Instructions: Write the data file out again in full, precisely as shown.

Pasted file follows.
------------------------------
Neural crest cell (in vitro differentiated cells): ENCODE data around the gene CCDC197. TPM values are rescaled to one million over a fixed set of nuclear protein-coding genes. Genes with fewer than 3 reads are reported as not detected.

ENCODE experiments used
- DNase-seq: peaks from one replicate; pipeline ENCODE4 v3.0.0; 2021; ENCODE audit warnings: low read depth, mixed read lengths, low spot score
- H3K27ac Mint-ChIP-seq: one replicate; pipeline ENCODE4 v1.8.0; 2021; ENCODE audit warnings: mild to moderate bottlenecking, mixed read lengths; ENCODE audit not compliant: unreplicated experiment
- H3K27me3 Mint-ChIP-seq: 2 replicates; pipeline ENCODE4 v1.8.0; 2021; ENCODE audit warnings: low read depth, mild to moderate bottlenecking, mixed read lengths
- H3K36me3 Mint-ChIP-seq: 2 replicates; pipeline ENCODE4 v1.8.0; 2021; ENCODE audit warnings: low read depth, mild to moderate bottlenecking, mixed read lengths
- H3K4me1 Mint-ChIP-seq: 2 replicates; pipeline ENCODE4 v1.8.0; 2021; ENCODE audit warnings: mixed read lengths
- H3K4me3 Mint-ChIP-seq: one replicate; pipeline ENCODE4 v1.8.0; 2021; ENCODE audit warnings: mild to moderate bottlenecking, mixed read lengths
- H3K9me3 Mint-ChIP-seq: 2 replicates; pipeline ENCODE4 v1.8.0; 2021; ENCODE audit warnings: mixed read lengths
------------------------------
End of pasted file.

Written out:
Neural crest cell (in vitro differentiated cells): ENCODE data around the gene CCDC197. TPM values are rescaled to one million over a fixed set of nuclear protein-coding genes. Genes with fewer than 3 reads are reported as not detected.

ENCODE experiments used
- DNase-seq: peaks from one replicate; pipeline ENCODE4 v3.0.0; 2021; ENCODE audit warnings: low read depth, mixed read lengths, low spot score
- H3K27ac Mint-ChIP-seq: one replicate; pipeline ENCODE4 v1.8.0; 2021; ENCODE audit warnings: mild to moderate bottlenecking, mixed read lengths; ENCODE audit not compliant: unreplicated experiment
- H3K27me3 Mint-ChIP-seq: 2 replicates; pipeline ENCODE4 v1.8.0; 2021; ENCODE audit warnings: low read depth, mild to moderate bottlenecking, mixed read lengths
- H3K36me3 Mint-ChIP-seq: 2 replicates; pipeline ENCODE4 v1.8.0; 2021; ENCODE audit warnings: low read depth, mild to moderate bottlenecking, mixed read lengths
- H3K4me1 Mint-ChIP-seq: 2 replicates; pipeline ENCODE4 v1.8.0; 2021; ENCODE audit warnings: mixed read lengths
- H3K4me3 Mint-ChIP-seq: one replicate; pipeline ENCODE4 v1.8.0; 2021; ENCODE audit warnings: mild to moderate bottlenecking, mixed read lengths
- H3K9me3 Mint-ChIP-seq: 2 replicates; pipeline ENCODE4 v1.8.0; 2021; ENCODE audit warnings: mixed read lengths